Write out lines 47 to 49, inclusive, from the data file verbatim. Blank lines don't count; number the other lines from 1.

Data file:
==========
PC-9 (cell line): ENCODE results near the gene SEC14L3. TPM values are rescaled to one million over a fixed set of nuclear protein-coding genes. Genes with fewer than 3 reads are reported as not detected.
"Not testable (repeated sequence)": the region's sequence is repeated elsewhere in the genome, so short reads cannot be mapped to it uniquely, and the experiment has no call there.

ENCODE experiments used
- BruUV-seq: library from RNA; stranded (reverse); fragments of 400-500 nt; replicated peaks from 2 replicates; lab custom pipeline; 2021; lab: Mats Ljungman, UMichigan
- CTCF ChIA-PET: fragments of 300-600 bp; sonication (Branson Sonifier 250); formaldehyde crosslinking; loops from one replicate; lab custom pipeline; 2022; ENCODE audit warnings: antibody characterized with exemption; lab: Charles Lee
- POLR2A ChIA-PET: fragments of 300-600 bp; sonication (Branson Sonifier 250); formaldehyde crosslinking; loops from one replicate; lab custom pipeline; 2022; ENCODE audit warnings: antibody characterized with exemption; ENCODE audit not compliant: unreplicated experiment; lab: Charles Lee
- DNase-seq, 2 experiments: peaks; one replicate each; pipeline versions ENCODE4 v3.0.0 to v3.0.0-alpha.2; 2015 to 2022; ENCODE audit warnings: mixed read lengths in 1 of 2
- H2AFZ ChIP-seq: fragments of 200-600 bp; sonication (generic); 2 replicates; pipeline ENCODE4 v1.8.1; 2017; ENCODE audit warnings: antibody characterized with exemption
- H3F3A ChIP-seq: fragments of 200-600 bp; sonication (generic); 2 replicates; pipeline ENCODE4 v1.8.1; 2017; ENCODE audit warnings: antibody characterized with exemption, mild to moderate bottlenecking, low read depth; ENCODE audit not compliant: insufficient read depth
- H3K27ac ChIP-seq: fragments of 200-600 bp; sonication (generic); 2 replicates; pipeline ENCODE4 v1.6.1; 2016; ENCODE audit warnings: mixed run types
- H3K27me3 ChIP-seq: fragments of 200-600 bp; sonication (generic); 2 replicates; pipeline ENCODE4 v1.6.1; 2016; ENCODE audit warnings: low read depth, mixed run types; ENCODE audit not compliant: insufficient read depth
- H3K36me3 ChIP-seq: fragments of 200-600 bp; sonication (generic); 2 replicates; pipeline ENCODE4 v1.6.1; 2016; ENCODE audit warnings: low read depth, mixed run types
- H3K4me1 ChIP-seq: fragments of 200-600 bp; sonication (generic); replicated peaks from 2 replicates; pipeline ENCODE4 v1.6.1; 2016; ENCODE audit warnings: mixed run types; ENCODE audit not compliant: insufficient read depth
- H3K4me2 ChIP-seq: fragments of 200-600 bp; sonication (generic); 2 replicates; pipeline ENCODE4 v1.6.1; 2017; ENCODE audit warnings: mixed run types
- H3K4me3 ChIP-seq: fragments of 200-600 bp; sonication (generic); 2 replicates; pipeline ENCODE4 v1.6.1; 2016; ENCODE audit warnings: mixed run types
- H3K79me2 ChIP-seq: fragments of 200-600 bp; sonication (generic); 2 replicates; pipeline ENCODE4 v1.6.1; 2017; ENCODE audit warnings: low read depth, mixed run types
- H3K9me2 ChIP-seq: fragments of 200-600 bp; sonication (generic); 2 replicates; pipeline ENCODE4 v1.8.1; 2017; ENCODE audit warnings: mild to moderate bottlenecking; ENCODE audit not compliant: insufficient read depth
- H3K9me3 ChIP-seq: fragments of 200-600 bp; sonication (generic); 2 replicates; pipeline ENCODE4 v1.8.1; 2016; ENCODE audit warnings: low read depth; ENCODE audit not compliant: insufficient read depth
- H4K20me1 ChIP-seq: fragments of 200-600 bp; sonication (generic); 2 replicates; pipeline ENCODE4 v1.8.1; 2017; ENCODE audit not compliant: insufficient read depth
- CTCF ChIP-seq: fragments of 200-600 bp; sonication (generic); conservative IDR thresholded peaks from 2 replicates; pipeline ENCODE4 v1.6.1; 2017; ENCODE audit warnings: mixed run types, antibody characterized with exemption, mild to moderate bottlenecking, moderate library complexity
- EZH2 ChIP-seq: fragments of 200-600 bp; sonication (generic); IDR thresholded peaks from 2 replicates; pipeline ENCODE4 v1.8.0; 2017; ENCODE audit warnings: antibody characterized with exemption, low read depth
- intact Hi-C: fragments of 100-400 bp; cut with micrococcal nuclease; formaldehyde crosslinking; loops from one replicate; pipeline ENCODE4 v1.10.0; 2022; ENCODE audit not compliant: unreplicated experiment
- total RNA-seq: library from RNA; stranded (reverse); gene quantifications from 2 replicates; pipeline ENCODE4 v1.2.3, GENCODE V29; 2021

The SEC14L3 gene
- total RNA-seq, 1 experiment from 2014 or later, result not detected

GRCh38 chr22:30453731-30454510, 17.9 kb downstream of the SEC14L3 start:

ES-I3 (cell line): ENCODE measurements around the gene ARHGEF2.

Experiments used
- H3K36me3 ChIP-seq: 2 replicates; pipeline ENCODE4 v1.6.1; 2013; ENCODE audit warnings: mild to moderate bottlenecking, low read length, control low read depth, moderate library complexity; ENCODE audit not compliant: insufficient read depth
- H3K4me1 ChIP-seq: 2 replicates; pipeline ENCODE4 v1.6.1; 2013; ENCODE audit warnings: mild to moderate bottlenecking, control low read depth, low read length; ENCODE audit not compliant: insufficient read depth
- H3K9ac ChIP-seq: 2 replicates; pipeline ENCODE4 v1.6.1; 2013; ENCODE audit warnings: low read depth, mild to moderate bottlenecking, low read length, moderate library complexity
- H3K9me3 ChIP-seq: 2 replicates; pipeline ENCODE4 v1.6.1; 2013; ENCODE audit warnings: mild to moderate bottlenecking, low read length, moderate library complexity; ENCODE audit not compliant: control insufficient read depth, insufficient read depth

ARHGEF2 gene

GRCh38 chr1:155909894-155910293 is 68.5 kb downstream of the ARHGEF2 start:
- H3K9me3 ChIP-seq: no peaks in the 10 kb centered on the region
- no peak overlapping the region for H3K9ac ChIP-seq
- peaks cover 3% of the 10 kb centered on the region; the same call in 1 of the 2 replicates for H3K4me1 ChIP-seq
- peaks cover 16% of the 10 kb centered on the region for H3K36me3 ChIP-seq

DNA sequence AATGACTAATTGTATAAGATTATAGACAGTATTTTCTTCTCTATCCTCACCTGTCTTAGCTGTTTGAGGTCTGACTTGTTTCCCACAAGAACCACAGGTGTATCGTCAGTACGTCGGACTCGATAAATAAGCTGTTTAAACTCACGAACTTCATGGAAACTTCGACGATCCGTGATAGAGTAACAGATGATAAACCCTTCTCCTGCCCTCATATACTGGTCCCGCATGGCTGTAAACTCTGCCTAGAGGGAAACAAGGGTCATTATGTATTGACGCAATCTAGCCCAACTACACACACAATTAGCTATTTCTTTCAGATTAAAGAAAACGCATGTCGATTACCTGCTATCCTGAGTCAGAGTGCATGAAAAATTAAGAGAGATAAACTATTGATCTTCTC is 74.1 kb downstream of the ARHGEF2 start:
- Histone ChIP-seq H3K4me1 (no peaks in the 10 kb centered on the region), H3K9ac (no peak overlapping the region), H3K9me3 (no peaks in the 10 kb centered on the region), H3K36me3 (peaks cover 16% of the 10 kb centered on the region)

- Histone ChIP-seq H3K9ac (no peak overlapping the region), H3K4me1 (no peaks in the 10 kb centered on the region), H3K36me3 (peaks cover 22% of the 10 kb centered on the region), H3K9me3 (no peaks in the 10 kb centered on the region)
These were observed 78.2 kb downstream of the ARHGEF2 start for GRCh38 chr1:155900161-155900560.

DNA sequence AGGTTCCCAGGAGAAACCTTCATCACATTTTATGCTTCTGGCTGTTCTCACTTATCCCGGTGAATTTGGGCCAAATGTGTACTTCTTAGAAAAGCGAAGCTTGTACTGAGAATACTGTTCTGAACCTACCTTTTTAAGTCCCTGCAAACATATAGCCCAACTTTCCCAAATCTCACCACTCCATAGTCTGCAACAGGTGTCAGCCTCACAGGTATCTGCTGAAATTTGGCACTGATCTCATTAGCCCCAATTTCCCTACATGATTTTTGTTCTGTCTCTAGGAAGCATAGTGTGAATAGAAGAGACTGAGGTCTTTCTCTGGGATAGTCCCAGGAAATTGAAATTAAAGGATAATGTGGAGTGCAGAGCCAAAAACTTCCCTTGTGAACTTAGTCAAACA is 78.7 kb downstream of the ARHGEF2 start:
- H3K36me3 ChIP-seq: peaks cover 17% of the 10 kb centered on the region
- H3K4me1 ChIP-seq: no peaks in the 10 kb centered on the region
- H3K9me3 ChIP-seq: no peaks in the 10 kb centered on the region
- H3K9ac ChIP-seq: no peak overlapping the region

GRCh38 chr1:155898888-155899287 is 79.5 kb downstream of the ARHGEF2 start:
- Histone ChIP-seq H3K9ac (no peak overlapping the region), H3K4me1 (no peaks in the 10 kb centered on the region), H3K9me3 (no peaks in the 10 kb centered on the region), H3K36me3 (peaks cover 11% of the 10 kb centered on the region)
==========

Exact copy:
- H3K9ac ChIP-seq: no peak overlapping the region

GRCh38 chr1:155898888-155899287 is 79.5 kb downstream of the ARHGEF2 start:
- Histone ChIP-seq H3K9ac (no peak overlapping the region), H3K4me1 (no peaks in the 10 kb centered on the region), H3K9me3 (no peaks in the 10 kb centered on the region), H3K36me3 (peaks cover 11% of the 10 kb centered on the region)